Today is the feast of Stephen and on it as on the feast of Christmas itself we are house bound by snow and ice. That means that the liturgy is and has been the office since getting out on the roads would be all but impossible if not crazy suicidal. But that does not mean that we will not remember and celebrate the feast of the first martyr, the deacon Stephan, whose preaching of the gospel brought him death by stoning. However, let us be clear, in spite of the temptation we will not get stoned. A glass of wine with the pot roast and carrots, perhaps, but no more than that.
On the other hand, we do have memories and regrets. Among them is that we have never had the opportunity to "deacon" on this the feast of the first deacon martyr. Somehow on all of those occasions on which we have been where there could be a celebration of this feast, we have always had to be the celebrant. Having received the order of deacon on an Ember Saturday in December, it had been my hope to arrange for just the smallest of celebrations of this feast so that I could read the gospel with the diaconal stole on my left shoulder. No such luck! A big winter storm blew in from the Pacific and by the time it was over, the feast and such opportunity had passed. And by the bishop's order I was priested on the Ember Saturday in Whitsuntide and sang my first Eucharist on Trinity Sunday.
But it would be nice to find a place and time where one could slip back into the servant role, knowing that even as a priest one is also and always a deacon as well, to be able to as humbly as possible don not the cope and chasuble of the priest, but even the meanest of old red dalmatics and be the deacon on this feast. Next year, the feast will fall on a Sunday and with out the chance of the visit of another priest who might be persuaded to celebrate, I probably won't get the chance then either. So it may never happen but in my dreams. And yet I remember the time of the Cromwellian Interregnum in England when the use of the Book of Common Prayer was forbidden and made criminal and even under those circumstances true Anglicans took the risks and celebrated Holy Communion on all the Sundays and Holy Days of the year. There is even a legend that small groups would enter St Paul's in London and find a cornor where they would not be observed so that they might maintain the tradition of a daily celebration in that place until the king and the Church returned. And this is what we have to do as well. We have to find a building, however small and mean, where an altar can be erected and the offices and the Eucharist celebrated in complete conformity to our own Book of Common Prayer. After all the ancient Romans did so in the catacombs underneath the city where the dead were buried and the ancient Celts did so in clearings in the forest. Again, according to legend, the first church at Glastonbury was made of waddle, sticks interwoven and plastered with mud.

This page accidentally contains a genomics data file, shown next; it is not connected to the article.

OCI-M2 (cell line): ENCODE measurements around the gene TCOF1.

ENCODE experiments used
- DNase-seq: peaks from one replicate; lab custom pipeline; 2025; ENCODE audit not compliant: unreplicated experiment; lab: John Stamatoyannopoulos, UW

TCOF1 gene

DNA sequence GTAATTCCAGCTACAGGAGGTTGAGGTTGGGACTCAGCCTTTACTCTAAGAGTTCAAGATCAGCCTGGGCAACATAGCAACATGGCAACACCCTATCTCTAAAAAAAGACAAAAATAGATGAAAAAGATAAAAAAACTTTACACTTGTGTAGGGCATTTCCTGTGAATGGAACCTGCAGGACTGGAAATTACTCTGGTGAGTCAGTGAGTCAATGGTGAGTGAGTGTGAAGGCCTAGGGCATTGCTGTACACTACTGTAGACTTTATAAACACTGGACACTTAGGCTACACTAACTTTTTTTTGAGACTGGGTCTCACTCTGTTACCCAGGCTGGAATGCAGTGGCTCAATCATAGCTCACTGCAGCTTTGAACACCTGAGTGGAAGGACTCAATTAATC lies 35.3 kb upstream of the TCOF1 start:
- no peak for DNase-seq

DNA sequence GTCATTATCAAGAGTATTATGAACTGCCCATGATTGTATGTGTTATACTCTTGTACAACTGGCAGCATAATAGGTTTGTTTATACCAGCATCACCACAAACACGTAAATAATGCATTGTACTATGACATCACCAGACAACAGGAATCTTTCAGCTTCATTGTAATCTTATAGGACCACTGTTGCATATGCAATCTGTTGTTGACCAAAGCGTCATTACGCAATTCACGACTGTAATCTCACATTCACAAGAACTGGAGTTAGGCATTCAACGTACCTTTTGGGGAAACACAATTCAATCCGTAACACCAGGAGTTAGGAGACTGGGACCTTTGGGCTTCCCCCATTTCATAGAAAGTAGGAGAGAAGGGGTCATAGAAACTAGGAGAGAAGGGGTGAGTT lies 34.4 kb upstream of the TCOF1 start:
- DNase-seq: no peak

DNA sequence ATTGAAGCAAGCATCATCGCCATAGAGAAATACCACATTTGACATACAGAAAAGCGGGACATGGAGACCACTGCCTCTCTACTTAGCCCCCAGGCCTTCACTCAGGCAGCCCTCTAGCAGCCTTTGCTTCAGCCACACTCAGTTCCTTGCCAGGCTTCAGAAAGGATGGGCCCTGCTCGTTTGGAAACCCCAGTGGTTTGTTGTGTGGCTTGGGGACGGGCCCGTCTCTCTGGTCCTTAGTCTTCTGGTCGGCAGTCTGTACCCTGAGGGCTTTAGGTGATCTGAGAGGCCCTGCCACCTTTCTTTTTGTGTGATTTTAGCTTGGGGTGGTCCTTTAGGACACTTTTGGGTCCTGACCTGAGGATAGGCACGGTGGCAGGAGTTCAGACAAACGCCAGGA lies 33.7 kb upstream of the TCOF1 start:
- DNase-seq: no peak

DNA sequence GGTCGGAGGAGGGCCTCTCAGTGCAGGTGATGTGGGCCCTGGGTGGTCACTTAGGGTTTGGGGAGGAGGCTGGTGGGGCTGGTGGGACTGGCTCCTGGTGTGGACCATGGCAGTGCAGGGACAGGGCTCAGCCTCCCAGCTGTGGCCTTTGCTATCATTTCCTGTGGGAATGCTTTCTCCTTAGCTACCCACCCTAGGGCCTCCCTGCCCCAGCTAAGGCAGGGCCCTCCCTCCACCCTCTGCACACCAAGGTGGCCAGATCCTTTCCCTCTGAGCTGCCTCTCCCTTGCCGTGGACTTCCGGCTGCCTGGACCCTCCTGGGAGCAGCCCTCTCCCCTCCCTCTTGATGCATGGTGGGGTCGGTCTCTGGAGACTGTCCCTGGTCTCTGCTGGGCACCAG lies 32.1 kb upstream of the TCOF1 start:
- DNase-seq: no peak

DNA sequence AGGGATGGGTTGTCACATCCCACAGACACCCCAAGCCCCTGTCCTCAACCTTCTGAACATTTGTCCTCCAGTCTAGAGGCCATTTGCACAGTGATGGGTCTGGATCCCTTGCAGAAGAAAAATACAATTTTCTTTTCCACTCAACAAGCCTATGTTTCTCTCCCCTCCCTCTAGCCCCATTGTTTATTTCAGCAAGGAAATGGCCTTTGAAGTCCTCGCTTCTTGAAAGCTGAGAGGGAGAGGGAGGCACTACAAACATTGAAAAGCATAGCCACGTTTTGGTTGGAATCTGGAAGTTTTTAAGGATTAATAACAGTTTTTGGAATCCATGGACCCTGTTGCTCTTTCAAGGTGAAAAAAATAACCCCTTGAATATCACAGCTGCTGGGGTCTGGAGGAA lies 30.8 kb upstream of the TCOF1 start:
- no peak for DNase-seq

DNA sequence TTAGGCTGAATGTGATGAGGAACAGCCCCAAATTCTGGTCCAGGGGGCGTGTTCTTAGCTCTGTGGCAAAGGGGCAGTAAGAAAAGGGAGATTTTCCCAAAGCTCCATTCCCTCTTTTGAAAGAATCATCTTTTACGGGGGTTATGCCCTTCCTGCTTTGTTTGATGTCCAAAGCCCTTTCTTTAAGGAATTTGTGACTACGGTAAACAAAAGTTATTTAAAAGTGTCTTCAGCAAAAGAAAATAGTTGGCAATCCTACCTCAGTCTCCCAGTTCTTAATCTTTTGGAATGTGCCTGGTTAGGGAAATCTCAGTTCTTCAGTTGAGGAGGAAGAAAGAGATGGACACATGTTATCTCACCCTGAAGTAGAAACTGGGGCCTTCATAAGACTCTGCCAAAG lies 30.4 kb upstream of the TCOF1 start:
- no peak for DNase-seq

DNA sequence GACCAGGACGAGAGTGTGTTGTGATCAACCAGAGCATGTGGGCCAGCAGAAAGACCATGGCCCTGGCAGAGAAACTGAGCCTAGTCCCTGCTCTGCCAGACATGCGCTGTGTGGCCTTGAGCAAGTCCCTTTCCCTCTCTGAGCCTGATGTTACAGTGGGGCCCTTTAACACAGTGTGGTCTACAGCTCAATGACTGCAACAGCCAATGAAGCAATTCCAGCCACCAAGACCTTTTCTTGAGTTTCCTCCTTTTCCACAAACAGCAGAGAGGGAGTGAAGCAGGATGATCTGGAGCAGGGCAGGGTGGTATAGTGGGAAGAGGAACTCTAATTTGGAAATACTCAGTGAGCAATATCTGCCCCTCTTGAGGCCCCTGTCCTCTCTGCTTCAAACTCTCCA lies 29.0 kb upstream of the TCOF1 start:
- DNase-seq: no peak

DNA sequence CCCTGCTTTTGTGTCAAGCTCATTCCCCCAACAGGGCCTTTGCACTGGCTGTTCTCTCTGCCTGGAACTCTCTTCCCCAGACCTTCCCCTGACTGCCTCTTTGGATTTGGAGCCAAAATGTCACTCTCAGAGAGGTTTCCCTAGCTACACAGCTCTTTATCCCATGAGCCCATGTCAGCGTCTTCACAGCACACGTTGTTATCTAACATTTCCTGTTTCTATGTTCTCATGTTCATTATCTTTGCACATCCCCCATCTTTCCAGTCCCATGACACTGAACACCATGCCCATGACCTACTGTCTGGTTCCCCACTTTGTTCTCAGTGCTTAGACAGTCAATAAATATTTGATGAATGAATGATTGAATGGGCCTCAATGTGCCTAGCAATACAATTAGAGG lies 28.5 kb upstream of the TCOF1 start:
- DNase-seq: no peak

Given the circumstances of our Lord's birth and the place where he instituted the Eucharist, we should all recognize that those who will only attend the offices and Holy Communion in a grand stone building with a magnificent pipe organ are less Christians than we would like them to be. We all want things to be the best that we can offer, our own poor equivalent of the shepherd's gifts as well as the gold, frankincense and myrrh of the Magi, but what is most important is that we give ourselves, "our souls and bodies," to follow and worship our Lord wherever we must. If we can not do that, the grandest of cathedrals are monuments erected to ourselves and not to Him.
This is Stephen's day; he gave his life to preach the gospel. What have we done; what are we doing to measure up him?